(Toronto) The NHL’s general managers left their annual meetings in March full of optimism.
The salary cap was expected to reach at least $ 84 million in 2020-21 – an increase of $ 2.5 million from the current season – and could reach $ 88.2 million if the NHL Players Association maximized the clause d. indexation provided for in the collective agreement.
The playoffs were on the horizon. GMs were making plans for the free agent market, the draft and what’s next.
It was before the pandemic. Six months later, everything is very different.
The NHL relaunched its season this summer in the bubble cities of Toronto and Edmonton without spectators after its schedule was suspended on March 12. But with little income at the counters, the teams face a new and difficult economic reality.
The cap is expected to remain at $ 81.5 million for the foreseeable future and it is likely that a number of teams will seek to drop below this figure in actual dollars spent.
So how does this influence the work of the 31 NHL general managers in preparation for the draft scheduled for October 6 and 7 and the free agent market which is expected to open two days later on October 9?
“It’s unprecedented,” admitted Brad Treliving of the Calgary Flames.
It’s a very different world. There will be a lot of movement, there will be a lot of discussion. We have a lot of work ahead of us.
Brad Treliving of the Calgary Flames.
Toronto Maple Leafs general manager Kyle Dubas has said the speed at which everything turns out after the Stanley Cup is handed over at Rogers Place in Edmonton will be incredible.
“It’s really hard to imagine,” he says. The unknowns right now are at a level far beyond hockey. »
Unknown land, says Marc Bergevin
Dubas made the first big move of the offseason – teams eliminated from the playoffs are allowed to trade with each other – when he sent winger Kasperi Kapanen to the Pittsburgh Penguins as part of a transfer that allowed Toronto to get their hands on a hope on the 15e draft pick and, perhaps more importantly, the necessary space under the salary cap.
« This is unfamiliar territory for all of us, » admitted Marc Bergevin, general manager of the Montreal Canadiens, who secured the services of backup goaltender Jake Allen in a trade with the St. Louis Blues last month before moving on. acquire defenseman Joel Edmundson from the Carolina Hurricanes this weekend.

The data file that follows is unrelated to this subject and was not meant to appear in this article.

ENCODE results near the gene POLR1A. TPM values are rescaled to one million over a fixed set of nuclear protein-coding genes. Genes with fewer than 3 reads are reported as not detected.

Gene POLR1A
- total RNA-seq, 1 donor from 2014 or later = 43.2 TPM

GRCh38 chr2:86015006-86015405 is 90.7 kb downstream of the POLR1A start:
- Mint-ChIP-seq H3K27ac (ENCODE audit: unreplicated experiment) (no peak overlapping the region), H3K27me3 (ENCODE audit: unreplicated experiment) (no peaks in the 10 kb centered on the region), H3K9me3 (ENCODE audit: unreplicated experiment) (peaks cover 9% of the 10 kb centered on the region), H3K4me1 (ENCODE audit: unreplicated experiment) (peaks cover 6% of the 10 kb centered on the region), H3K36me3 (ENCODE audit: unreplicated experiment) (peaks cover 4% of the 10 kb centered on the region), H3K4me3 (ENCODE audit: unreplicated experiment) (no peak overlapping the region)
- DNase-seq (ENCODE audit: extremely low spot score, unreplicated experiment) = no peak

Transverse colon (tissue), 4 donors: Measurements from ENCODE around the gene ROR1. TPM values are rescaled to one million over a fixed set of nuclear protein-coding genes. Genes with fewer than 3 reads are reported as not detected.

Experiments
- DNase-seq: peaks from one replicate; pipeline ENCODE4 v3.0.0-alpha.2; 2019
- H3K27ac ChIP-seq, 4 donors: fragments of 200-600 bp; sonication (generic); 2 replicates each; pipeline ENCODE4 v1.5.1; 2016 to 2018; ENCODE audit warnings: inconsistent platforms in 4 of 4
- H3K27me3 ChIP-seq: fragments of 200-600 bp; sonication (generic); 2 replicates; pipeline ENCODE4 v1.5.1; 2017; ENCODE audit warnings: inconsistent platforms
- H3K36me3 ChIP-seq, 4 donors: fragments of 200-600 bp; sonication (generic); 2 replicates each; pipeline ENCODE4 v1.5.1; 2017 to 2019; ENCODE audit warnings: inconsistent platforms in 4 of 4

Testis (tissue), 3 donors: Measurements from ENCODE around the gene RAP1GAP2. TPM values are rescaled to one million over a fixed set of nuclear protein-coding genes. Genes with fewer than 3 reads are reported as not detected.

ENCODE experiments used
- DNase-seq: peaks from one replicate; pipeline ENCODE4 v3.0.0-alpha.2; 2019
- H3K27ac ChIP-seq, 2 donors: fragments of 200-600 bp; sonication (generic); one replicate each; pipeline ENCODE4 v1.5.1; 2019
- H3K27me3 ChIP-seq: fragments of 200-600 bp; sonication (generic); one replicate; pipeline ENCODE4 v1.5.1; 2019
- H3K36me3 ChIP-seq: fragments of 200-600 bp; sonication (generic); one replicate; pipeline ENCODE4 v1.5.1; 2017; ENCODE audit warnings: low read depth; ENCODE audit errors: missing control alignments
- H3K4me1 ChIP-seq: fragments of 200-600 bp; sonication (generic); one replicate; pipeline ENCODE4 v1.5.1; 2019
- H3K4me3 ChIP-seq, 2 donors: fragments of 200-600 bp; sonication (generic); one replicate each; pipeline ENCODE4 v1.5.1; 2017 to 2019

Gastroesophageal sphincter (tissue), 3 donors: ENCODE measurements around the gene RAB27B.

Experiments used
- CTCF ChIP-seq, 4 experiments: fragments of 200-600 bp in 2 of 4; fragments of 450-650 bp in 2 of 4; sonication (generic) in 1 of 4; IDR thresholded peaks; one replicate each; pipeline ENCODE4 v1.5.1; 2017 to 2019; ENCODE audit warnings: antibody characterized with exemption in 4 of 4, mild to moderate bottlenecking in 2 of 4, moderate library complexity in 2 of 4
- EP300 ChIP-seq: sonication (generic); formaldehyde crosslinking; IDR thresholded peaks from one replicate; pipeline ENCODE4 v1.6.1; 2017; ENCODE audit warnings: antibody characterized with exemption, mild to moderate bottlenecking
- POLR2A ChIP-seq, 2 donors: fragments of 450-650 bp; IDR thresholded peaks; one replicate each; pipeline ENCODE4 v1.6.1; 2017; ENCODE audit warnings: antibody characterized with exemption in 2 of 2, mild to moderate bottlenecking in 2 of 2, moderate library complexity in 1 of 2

With the cap unchanged and without knowing when the teams will be able to have spectators in the stands and the income that comes with it, this affects the salary cap. It’s not something we make up. It is reality. Everyone will suffer the consequences.
St. Louis Blues defenseman Alex Pietrangelo and Arizona Coyotes winger Taylor Hall are the most well-known names likely to end up in the unrestricted free agent market. They will be the players most in demand, but it is difficult to predict what will be the terms and amounts at stake in such an uncertain time.
“There won’t be a lot of cash in the system,” said Philadelphia Flyers general manager Chuck Fletcher. It will be interesting to see how the free agents see it, how the teams approach it. You might see more transfers – dollar-for-dollar swaps – where teams need to improve or fill in some gaps in certain areas and you might not have the capacity to enter the free agent market without compensation. We will have to be creative to find solutions with other teams.
“It’s going to be very interesting. »
Less money available
Winnipeg Jets general manager Kevin Cheveldayoff says he expects some compensated free agents across the league to pay the price.
“There will be interesting decisions and discussions – decisions that some organizations are going to face that they did not anticipate,” he explained. There are going to be tough decisions, certainly within our organization, but also in other organizations. »
Leafs defenseman Tyson Barrie appeared to be in a position to earn a significant salary as an unrestricted free agent around the same time last year after being acquired from the Colorado Avalanche. But a difficult season coupled with the pandemic have completely changed the situation compared to 12 months ago.
However, he puts his situation in perspective.
“Everything I envisioned before has obviously changed, and it has changed for a lot of people in a way worse than me,” said Barrie. I just have to be grateful and happy for the situation I am in and the fact that I can play sports for a living.
In the future, it will be a little different than it probably would have been, but that’s okay. Everyone has to adapt.
Maple Leafs defenseman Tyson Barrie
Washington Capitals general manager Brian MacLellan said it would be difficult for teams at or near the salary cap to complete their training.
“It’s going to be tight. There are going to be some tough decisions to be made. We will try to do our best to take the correct ones. »
No general manager saw this coming when they left Florida in March.
Journalist Donna Spencer in Calgary contributed to this article.